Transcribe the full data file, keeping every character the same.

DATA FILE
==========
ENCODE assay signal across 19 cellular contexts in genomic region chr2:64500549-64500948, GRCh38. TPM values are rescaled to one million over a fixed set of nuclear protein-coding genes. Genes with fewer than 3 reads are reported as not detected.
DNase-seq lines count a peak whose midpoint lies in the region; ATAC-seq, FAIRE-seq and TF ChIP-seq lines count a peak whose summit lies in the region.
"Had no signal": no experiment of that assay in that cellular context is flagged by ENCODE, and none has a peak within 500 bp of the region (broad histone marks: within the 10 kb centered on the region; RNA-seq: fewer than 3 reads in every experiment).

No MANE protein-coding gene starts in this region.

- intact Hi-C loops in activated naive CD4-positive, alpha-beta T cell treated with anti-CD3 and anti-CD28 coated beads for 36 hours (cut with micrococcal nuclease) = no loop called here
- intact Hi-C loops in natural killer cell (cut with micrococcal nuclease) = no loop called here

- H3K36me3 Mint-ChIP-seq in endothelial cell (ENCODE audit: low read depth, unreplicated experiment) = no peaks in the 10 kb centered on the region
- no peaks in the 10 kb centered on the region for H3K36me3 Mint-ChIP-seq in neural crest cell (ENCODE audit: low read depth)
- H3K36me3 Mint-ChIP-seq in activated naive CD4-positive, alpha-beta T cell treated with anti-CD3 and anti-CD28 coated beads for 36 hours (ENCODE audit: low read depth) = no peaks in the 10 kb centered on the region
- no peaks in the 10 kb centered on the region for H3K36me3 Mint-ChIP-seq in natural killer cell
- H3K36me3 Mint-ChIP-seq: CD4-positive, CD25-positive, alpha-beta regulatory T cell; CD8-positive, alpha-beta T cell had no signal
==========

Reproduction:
ENCODE assay signal across 19 cellular contexts in genomic region chr2:64500549-64500948, GRCh38. TPM values are rescaled to one million over a fixed set of nuclear protein-coding genes. Genes with fewer than 3 reads are reported as not detected.
DNase-seq lines count a peak whose midpoint lies in the region; ATAC-seq, FAIRE-seq and TF ChIP-seq lines count a peak whose summit lies in the region.
"Had no signal": no experiment of that assay in that cellular context is flagged by ENCODE, and none has a peak within 500 bp of the region (broad histone marks: within the 10 kb centered on the region; RNA-seq: fewer than 3 reads in every experiment).

No MANE protein-coding gene starts in this region.

- intact Hi-C loops in activated naive CD4-positive, alpha-beta T cell treated with anti-CD3 and anti-CD28 coated beads for 36 hours (cut with micrococcal nuclease) = no loop called here
- intact Hi-C loops in natural killer cell (cut with micrococcal nuclease) = no loop called here

- H3K36me3 Mint-ChIP-seq in endothelial cell (ENCODE audit: low read depth, unreplicated experiment) = no peaks in the 10 kb centered on the region
- no peaks in the 10 kb centered on the region for H3K36me3 Mint-ChIP-seq in neural crest cell (ENCODE audit: low read depth)
- H3K36me3 Mint-ChIP-seq in activated naive CD4-positive, alpha-beta T cell treated with anti-CD3 and anti-CD28 coated beads for 36 hours (ENCODE audit: low read depth) = no peaks in the 10 kb centered on the region
- no peaks in the 10 kb centered on the region for H3K36me3 Mint-ChIP-seq in natural killer cell
- H3K36me3 Mint-ChIP-seq: CD4-positive, CD25-positive, alpha-beta regulatory T cell; CD8-positive, alpha-beta T cell had no signal